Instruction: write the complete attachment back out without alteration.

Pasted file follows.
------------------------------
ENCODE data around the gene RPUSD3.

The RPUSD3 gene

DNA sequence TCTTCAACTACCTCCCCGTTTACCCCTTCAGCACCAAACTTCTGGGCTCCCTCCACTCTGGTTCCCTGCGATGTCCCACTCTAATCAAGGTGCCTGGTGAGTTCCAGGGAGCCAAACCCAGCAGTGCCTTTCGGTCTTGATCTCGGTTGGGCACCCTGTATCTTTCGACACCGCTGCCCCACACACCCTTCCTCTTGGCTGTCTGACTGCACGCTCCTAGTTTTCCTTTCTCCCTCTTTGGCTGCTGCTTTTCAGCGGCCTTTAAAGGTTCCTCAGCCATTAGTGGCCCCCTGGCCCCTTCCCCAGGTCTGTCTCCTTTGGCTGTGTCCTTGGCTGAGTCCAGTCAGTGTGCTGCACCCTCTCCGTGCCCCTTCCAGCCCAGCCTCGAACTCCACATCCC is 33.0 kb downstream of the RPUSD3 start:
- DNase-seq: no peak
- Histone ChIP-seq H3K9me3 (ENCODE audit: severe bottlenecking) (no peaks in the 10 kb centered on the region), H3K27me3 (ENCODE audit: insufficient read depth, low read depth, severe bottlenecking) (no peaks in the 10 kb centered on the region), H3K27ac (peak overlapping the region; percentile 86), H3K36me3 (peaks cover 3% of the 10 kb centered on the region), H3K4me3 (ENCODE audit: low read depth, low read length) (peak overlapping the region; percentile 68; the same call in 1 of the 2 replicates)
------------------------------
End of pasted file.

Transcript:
ENCODE data around the gene RPUSD3.

The RPUSD3 gene

DNA sequence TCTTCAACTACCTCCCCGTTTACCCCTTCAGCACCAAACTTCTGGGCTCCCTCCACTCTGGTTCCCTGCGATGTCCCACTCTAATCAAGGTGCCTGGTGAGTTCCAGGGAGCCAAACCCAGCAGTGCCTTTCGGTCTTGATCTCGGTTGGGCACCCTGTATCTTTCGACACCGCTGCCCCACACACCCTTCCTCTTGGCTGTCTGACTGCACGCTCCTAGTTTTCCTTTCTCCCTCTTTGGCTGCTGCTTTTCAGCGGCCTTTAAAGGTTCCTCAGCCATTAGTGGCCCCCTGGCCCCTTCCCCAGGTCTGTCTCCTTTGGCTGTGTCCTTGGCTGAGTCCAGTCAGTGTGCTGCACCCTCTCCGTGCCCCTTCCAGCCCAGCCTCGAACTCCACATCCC is 33.0 kb downstream of the RPUSD3 start:
- DNase-seq: no peak
- Histone ChIP-seq H3K9me3 (ENCODE audit: severe bottlenecking) (no peaks in the 10 kb centered on the region), H3K27me3 (ENCODE audit: insufficient read depth, low read depth, severe bottlenecking) (no peaks in the 10 kb centered on the region), H3K27ac (peak overlapping the region; percentile 86), H3K36me3 (peaks cover 3% of the 10 kb centered on the region), H3K4me3 (ENCODE audit: low read depth, low read length) (peak overlapping the region; percentile 68; the same call in 1 of the 2 replicates)